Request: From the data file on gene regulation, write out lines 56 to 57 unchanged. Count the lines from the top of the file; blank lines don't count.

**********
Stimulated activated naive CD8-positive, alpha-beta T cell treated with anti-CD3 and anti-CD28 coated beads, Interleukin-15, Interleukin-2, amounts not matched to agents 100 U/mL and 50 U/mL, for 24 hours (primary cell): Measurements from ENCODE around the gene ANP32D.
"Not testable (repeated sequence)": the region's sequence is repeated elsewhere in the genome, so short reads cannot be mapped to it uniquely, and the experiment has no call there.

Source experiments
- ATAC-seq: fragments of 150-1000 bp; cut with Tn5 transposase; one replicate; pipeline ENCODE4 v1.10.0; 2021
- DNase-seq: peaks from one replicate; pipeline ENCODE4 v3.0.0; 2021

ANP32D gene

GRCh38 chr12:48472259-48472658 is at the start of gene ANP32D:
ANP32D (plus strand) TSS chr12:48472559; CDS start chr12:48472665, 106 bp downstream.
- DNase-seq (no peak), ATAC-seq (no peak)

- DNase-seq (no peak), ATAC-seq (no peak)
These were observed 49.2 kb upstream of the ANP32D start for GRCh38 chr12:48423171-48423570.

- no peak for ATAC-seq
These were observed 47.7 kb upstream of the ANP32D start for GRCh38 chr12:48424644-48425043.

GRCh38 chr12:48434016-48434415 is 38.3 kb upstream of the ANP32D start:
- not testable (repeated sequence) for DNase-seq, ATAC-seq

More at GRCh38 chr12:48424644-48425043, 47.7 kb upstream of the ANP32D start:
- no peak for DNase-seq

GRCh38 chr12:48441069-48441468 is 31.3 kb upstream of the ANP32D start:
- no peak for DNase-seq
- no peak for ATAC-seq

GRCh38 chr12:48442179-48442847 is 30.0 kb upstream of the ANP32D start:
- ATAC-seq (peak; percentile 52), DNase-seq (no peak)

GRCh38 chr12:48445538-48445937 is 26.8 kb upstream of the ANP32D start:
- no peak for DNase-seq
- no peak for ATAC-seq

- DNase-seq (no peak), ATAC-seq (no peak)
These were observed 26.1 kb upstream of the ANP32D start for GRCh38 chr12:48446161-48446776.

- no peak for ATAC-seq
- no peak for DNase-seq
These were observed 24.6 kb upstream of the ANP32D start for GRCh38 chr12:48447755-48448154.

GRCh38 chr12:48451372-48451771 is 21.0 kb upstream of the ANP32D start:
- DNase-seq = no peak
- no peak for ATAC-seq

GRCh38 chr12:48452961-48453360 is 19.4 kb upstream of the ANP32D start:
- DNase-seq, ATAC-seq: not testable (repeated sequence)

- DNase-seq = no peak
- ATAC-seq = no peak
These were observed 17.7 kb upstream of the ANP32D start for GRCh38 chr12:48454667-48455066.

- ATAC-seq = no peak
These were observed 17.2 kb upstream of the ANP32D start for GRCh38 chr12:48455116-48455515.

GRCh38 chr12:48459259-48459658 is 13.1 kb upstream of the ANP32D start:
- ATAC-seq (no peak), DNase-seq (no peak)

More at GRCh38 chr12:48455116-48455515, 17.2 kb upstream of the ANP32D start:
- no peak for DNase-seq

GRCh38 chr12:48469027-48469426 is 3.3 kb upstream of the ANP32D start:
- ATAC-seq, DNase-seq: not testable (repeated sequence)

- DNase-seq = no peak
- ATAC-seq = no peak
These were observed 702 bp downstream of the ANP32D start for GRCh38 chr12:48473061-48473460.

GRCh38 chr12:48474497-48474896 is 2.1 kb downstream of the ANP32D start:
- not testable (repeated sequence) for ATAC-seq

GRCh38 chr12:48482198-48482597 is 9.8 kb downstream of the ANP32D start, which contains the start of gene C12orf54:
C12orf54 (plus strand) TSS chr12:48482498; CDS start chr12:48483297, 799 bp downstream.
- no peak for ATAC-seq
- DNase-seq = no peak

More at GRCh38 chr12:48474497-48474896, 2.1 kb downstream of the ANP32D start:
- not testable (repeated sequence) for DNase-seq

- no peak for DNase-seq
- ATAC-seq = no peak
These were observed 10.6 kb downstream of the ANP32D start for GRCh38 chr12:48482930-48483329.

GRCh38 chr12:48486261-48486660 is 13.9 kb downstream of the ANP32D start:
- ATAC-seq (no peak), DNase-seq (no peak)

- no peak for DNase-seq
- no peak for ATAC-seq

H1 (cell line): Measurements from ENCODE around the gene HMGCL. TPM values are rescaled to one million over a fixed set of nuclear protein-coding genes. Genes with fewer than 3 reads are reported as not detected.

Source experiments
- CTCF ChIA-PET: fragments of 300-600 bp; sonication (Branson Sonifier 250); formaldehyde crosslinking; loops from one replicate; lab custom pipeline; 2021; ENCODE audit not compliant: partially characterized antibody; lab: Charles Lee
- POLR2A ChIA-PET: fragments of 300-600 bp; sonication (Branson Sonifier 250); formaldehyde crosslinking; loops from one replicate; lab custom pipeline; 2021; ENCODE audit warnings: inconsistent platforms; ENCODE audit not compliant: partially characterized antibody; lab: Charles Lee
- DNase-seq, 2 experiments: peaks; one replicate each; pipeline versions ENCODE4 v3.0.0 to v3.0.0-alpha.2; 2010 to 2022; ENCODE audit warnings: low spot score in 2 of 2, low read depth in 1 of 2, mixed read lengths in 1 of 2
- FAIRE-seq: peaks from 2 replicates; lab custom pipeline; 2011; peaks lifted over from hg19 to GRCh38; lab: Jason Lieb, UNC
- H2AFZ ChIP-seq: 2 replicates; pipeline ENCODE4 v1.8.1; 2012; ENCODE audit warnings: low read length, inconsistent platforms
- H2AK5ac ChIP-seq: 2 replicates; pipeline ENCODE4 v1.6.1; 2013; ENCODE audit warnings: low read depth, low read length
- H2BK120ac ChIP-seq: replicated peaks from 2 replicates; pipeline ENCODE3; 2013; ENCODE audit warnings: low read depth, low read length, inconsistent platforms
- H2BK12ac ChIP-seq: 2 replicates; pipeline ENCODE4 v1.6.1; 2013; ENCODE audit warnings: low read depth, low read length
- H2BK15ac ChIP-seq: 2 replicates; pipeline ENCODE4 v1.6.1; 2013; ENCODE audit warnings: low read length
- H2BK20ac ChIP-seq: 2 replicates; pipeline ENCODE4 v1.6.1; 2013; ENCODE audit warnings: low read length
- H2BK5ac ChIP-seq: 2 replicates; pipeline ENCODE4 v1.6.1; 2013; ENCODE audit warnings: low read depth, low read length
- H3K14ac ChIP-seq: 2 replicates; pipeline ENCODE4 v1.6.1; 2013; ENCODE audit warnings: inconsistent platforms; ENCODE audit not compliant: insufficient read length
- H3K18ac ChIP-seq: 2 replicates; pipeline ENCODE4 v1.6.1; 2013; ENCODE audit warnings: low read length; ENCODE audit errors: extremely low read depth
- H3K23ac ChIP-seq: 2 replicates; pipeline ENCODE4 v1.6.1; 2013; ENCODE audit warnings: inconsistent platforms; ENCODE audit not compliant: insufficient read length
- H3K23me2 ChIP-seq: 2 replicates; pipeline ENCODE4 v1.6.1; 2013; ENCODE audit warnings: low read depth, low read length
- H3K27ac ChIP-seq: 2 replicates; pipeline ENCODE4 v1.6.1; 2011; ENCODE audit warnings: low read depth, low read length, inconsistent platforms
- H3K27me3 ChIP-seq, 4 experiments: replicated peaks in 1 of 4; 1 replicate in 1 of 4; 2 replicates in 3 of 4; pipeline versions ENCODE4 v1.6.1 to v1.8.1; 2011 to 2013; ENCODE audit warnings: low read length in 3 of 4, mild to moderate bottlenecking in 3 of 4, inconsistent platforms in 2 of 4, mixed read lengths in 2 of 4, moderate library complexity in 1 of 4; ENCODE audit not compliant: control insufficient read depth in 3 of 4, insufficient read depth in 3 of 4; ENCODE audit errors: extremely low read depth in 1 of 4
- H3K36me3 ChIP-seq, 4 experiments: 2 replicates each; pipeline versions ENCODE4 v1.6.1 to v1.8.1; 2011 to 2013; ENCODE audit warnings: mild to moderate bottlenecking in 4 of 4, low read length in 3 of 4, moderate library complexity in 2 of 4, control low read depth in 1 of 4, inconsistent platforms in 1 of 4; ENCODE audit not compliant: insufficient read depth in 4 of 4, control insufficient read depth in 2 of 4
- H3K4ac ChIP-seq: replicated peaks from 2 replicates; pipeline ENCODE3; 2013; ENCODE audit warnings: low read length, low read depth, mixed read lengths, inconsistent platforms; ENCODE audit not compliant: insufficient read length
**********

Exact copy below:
More at GRCh38 chr12:48474497-48474896, 2.1 kb downstream of the ANP32D start:
- not testable (repeated sequence) for DNase-seq